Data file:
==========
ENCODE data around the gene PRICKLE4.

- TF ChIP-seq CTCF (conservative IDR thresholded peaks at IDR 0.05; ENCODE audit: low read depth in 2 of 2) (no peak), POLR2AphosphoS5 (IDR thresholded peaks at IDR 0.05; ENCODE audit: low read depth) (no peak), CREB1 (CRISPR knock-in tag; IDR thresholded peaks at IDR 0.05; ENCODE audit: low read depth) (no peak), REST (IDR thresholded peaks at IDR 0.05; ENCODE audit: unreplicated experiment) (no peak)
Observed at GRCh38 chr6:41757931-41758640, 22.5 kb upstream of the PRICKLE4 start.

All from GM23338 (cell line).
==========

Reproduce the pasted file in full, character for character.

ENCODE data around the gene PRICKLE4.

- TF ChIP-seq CTCF (conservative IDR thresholded peaks at IDR 0.05; ENCODE audit: low read depth in 2 of 2) (no peak), POLR2AphosphoS5 (IDR thresholded peaks at IDR 0.05; ENCODE audit: low read depth) (no peak), CREB1 (CRISPR knock-in tag; IDR thresholded peaks at IDR 0.05; ENCODE audit: low read depth) (no peak), REST (IDR thresholded peaks at IDR 0.05; ENCODE audit: unreplicated experiment) (no peak)
Observed at GRCh38 chr6:41757931-41758640, 22.5 kb upstream of the PRICKLE4 start.

All from GM23338 (cell line).